Loan Facility: Britain to Help Solve Zim Cash Crisis

Britain could take steps to stabilise Zimbabwe’s currency system and extend a bridging loan to help it clear World Bank and African Development Bank arrears, but such support depends on “democratic progress”, Foreign Secretary Boris Johnson said yesterday.

“Those are indeed the things that we would try to do to help Zimbabwe forward, but we’ve got to see how the democratic process unfolds,” he said on the sidelines of an African Union-European Union summit in Abidjan.

Emmerson Mnangagwa was last week sworn in as Zimbabwe’s new President, a few days after Robert Mugabe resigned following pressure from the army, opposition parties and members of the public.

Meanwhile, the World Bank has warned Zimbabwe’s debt-ridden government against using vulture funds to clear the country’s arrears with multilateral financial institutions as Harare engages international lenders to access fresh capital.
Cash Crisis in Zimbabwe

The arrears clearance programme is part of government’s international re-engagement process agreed in October 2015 in Lima, Peru, between Harare and three preferred international financial institutions (IFIs) comprising the International Monetary Fund (IMF), World Bank and the African Development Bank (AfDB).

The Lima Plan is designed to clear Zimbabwe’s arrears to IFIs and secure US$2 billion in new funding.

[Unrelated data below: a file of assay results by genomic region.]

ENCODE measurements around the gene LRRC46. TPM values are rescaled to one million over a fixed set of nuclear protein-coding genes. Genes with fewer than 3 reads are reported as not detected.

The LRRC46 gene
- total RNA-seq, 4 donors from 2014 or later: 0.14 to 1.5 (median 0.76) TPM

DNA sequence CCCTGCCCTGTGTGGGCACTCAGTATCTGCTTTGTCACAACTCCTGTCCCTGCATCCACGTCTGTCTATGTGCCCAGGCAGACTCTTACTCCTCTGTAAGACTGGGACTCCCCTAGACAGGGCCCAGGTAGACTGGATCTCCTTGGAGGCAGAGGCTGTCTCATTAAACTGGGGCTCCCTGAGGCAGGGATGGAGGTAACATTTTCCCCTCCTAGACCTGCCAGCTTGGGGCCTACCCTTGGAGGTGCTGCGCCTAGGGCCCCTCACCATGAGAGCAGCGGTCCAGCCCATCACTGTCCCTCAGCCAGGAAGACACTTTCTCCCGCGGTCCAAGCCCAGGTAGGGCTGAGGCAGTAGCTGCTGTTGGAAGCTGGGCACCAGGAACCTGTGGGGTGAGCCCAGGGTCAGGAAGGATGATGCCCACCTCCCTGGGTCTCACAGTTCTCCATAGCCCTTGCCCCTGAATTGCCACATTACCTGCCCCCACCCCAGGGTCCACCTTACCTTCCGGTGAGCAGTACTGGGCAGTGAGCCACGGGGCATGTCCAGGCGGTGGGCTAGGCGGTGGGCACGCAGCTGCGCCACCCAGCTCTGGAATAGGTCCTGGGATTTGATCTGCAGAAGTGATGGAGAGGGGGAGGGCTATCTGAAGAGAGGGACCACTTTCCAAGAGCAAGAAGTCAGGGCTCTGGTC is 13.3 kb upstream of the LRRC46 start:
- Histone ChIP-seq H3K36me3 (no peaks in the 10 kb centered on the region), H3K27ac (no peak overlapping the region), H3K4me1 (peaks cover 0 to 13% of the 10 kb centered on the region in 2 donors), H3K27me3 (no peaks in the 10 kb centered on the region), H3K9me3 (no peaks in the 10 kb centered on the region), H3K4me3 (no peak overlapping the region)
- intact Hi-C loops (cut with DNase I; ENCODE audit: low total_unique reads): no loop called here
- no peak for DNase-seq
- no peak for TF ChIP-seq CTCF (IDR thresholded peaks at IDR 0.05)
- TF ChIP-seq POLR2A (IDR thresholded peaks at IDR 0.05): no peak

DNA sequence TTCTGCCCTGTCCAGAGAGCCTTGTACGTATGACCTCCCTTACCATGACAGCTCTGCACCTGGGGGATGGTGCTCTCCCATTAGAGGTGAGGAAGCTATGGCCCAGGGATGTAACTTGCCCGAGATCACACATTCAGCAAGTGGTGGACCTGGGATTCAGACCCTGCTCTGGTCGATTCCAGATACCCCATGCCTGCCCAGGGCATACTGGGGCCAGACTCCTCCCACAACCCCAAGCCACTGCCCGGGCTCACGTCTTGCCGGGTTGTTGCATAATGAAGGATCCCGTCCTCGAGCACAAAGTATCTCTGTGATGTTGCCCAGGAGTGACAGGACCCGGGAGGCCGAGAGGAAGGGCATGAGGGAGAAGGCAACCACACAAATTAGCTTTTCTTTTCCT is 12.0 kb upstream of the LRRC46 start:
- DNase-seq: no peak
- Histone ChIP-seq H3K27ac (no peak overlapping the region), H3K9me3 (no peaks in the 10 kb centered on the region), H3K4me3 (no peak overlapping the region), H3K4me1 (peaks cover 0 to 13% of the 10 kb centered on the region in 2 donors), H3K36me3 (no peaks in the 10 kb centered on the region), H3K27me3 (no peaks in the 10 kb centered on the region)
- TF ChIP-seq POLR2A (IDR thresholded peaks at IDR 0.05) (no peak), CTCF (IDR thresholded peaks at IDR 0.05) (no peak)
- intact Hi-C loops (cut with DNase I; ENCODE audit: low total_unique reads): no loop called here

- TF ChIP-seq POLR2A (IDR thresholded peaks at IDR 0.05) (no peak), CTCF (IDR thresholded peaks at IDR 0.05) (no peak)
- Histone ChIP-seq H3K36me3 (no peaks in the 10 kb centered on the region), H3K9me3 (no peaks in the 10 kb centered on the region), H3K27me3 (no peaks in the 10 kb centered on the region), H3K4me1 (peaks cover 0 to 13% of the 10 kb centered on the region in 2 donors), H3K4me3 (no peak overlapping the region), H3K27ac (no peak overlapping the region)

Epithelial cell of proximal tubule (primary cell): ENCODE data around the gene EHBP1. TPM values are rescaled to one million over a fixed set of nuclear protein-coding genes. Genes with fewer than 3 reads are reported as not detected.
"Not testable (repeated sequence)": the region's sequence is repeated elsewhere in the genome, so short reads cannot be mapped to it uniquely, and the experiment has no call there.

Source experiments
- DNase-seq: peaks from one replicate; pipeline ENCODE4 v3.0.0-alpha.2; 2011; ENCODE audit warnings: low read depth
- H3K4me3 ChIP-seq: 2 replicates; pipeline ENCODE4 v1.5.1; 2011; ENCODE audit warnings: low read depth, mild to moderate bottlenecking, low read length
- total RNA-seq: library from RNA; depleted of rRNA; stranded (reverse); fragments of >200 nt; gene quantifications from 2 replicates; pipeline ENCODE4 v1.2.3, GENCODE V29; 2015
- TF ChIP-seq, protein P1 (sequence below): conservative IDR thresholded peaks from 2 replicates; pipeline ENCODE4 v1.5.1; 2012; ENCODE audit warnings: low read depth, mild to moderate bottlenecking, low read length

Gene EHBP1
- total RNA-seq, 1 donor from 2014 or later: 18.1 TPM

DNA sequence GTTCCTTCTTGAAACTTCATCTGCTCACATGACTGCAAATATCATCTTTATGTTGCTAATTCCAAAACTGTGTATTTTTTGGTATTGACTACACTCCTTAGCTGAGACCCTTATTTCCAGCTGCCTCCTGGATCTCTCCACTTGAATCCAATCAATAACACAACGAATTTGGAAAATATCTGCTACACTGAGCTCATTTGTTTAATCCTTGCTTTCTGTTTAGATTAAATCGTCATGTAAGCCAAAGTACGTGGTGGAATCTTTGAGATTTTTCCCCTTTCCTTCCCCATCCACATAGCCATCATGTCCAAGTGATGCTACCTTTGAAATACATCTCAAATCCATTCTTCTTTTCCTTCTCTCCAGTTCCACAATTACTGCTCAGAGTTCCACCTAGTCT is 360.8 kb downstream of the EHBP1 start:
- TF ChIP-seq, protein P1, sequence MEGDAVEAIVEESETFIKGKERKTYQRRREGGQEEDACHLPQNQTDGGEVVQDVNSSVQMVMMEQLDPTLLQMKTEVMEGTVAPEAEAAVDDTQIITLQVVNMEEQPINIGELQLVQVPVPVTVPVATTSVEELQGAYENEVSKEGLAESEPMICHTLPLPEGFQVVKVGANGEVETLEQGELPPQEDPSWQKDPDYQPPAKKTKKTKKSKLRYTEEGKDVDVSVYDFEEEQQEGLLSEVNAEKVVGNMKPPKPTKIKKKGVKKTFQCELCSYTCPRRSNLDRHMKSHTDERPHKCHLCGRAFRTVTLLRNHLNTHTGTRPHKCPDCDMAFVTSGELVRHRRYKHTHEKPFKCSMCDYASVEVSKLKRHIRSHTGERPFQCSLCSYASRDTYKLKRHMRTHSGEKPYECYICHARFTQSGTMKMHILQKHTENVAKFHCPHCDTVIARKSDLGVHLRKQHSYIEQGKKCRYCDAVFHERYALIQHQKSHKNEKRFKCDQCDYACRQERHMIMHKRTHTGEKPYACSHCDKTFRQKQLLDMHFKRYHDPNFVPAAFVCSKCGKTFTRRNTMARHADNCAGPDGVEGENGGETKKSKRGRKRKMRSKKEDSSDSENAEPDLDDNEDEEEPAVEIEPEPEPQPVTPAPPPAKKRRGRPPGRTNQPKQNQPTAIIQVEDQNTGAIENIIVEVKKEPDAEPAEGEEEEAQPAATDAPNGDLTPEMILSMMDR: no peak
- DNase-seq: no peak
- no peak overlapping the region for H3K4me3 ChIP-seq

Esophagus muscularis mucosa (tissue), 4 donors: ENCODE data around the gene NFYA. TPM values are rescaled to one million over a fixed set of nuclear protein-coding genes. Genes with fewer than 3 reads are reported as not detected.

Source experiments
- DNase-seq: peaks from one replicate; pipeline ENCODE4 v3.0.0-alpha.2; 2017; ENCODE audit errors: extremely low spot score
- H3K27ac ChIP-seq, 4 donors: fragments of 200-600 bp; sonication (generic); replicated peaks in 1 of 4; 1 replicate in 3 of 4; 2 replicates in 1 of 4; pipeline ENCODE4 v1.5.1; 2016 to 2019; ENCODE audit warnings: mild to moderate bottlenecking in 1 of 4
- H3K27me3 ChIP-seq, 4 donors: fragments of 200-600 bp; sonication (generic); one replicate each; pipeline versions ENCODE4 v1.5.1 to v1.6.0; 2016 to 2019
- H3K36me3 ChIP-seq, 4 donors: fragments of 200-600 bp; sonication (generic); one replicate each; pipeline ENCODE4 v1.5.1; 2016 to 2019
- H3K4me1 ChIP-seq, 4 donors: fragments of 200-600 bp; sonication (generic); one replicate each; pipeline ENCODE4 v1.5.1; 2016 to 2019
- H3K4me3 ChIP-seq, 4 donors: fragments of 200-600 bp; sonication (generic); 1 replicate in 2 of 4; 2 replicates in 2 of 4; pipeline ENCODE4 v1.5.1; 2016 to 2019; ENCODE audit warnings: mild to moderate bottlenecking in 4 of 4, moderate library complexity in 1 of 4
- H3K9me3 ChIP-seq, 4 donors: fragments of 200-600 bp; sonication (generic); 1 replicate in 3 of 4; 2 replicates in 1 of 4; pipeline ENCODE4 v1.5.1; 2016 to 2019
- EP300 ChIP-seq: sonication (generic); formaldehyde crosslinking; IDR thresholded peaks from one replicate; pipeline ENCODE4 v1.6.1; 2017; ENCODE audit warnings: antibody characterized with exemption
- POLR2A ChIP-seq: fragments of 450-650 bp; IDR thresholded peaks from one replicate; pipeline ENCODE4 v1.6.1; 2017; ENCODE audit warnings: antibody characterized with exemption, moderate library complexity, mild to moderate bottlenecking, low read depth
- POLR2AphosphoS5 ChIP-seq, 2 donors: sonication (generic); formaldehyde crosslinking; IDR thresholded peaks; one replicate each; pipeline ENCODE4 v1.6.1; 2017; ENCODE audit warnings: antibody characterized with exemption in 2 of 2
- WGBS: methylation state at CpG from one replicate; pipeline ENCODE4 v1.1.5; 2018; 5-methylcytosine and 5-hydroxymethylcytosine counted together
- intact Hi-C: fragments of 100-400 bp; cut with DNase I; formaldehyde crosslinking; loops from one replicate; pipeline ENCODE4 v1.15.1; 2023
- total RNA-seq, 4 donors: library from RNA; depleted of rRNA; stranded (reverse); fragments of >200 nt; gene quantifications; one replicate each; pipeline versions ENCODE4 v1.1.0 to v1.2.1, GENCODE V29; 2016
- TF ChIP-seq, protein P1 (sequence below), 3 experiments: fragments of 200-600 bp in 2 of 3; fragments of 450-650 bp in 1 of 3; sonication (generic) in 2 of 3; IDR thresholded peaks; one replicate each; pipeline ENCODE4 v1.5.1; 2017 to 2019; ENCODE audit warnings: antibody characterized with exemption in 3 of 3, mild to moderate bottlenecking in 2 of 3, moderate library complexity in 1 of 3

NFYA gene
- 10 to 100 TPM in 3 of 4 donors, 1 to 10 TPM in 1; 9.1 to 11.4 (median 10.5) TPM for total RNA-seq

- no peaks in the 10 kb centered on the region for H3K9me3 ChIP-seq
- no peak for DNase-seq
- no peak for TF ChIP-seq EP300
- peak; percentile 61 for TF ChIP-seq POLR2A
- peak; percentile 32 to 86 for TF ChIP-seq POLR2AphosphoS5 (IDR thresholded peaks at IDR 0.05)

According to the latest World Bank Economic Update on Zimbabwe report, while the Lima Plan could set the stage for accessing cheap long-term financing, a missing ingredient in the economy, relying on non-concessional funding could perpetuate the country’s debt trap.

“The authorities are committed to expediting the clearance of arrears to other multilateral creditors, including the African Development Bank (US$610 million), the World Bank (US$1,2 billion) and the European Investment Bank (US$212 million), the report reads.

“However, resorting to non-concessional lending to clear arrears in a context of tight liquidity conditions and depleted international reserves could add pressures to an already tight budgetary situation if not accompanied by fiscal, monetary and investment reforms.”

In April, Finance minister Patrick Chinamasa announced that Zimbabwe had secured funding to clear the World Bank and AfDB arrears, raising hopes of fresh funding subject to a comprehensive economic recovery plan and a raft of political, economic, institutional and structural reforms. 

However, he did not disclose the source of the funding, but it is understood that Zimbabwe is on the brink of sealing a syndicated loan from a global commodities firm, regional trade bank and an offshore bank.

Zimbabwe is due to hold elections next year. - Reuters

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